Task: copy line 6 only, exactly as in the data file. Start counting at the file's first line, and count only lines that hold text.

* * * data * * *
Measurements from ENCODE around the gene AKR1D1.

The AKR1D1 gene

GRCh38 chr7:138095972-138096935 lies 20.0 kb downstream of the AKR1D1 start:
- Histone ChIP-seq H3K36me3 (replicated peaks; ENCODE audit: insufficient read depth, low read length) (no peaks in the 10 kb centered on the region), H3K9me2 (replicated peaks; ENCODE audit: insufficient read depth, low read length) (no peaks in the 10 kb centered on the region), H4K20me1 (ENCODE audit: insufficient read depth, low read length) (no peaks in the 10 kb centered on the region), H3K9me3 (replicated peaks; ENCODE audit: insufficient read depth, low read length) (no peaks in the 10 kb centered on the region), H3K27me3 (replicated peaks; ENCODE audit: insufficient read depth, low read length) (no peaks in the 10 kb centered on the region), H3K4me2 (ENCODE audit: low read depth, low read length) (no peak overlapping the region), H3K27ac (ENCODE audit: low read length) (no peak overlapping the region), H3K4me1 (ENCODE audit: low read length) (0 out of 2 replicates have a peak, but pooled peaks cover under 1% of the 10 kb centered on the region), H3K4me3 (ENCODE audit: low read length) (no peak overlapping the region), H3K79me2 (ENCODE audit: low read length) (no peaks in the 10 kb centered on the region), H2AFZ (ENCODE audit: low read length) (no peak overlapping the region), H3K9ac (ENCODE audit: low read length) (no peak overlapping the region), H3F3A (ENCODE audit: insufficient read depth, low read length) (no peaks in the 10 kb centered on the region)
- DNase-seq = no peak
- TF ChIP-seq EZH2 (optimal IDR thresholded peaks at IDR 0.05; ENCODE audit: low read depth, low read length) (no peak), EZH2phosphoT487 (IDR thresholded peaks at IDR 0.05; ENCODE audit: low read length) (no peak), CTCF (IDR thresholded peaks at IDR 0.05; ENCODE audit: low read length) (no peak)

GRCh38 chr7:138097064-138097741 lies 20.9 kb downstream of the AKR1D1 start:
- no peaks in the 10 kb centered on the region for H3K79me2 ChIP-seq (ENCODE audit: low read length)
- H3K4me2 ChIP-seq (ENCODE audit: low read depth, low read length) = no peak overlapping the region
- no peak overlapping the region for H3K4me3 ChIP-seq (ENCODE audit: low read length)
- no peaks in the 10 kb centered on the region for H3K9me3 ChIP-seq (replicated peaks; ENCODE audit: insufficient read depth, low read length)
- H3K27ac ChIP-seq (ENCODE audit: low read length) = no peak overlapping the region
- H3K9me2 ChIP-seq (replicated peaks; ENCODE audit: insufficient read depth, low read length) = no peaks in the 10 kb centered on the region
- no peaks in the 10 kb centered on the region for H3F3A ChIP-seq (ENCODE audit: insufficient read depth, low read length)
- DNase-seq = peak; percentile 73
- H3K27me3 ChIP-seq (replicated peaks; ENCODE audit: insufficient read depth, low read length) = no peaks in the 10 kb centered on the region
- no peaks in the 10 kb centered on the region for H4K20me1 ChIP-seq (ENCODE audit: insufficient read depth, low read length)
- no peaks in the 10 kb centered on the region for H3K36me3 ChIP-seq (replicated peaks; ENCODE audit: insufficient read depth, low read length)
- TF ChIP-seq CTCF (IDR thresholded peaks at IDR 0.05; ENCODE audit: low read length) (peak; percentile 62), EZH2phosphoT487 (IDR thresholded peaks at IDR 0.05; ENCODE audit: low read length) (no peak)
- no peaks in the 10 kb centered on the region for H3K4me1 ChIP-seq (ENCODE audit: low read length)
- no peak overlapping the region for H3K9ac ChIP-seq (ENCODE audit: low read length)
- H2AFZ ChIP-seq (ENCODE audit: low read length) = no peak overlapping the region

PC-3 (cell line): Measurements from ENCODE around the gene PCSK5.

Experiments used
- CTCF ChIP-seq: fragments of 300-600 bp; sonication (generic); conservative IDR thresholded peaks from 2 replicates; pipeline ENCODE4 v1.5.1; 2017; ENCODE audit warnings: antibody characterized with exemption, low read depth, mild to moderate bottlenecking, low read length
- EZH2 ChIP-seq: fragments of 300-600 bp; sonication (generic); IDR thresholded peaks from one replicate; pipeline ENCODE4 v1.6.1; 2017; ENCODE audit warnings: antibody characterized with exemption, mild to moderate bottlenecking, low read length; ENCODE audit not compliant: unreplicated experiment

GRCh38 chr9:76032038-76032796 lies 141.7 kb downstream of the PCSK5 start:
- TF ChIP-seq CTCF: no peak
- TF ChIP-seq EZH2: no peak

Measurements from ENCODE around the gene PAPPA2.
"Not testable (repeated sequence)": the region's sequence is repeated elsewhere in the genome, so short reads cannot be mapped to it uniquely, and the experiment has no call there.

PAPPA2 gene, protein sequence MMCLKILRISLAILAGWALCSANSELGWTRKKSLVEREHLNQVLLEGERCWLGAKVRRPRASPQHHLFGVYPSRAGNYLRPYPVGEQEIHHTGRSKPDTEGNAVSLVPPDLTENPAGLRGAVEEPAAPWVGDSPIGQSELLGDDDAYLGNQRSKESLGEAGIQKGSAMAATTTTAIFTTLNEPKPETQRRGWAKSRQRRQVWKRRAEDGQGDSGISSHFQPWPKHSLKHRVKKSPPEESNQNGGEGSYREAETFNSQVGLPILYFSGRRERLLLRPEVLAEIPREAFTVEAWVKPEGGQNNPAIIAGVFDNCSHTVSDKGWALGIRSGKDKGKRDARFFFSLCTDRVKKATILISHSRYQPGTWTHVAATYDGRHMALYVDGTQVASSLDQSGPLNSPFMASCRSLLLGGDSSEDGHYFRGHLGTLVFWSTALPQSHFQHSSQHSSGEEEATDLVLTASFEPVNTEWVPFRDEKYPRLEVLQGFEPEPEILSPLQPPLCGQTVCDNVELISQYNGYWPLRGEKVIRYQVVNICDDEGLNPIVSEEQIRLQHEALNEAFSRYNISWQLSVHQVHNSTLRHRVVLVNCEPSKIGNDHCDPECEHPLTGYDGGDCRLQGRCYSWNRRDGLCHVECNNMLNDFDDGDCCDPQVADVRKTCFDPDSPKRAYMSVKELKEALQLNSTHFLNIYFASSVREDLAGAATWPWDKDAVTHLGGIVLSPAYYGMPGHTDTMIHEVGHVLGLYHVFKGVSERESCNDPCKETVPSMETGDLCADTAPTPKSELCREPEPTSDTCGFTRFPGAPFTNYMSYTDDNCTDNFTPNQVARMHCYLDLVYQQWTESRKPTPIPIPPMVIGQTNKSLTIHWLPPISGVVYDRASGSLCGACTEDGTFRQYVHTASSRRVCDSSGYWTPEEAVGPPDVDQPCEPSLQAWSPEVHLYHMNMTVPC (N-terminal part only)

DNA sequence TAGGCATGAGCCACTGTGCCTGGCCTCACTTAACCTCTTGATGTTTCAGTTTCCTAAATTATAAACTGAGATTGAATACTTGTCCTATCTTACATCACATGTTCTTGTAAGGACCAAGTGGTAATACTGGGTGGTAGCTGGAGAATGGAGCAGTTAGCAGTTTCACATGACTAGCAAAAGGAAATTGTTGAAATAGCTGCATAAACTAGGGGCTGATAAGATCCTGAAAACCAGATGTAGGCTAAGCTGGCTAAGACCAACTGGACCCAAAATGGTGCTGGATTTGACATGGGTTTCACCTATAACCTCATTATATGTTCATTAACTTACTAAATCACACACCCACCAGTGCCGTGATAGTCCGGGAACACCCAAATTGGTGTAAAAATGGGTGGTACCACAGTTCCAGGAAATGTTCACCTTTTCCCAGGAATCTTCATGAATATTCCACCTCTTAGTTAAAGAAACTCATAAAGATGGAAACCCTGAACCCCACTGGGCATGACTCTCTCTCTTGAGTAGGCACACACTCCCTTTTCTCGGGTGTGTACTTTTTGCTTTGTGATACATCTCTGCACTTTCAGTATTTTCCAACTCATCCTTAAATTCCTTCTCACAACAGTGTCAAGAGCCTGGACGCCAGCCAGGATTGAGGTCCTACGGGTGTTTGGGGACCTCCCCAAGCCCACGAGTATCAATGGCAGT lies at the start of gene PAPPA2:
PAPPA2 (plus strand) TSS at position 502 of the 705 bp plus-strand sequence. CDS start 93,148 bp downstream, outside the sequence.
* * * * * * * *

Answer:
- TF ChIP-seq EZH2 (optimal IDR thresholded peaks at IDR 0.05; ENCODE audit: low read depth, low read length) (no peak), EZH2phosphoT487 (IDR thresholded peaks at IDR 0.05; ENCODE audit: low read length) (no peak), CTCF (IDR thresholded peaks at IDR 0.05; ENCODE audit: low read length) (no peak)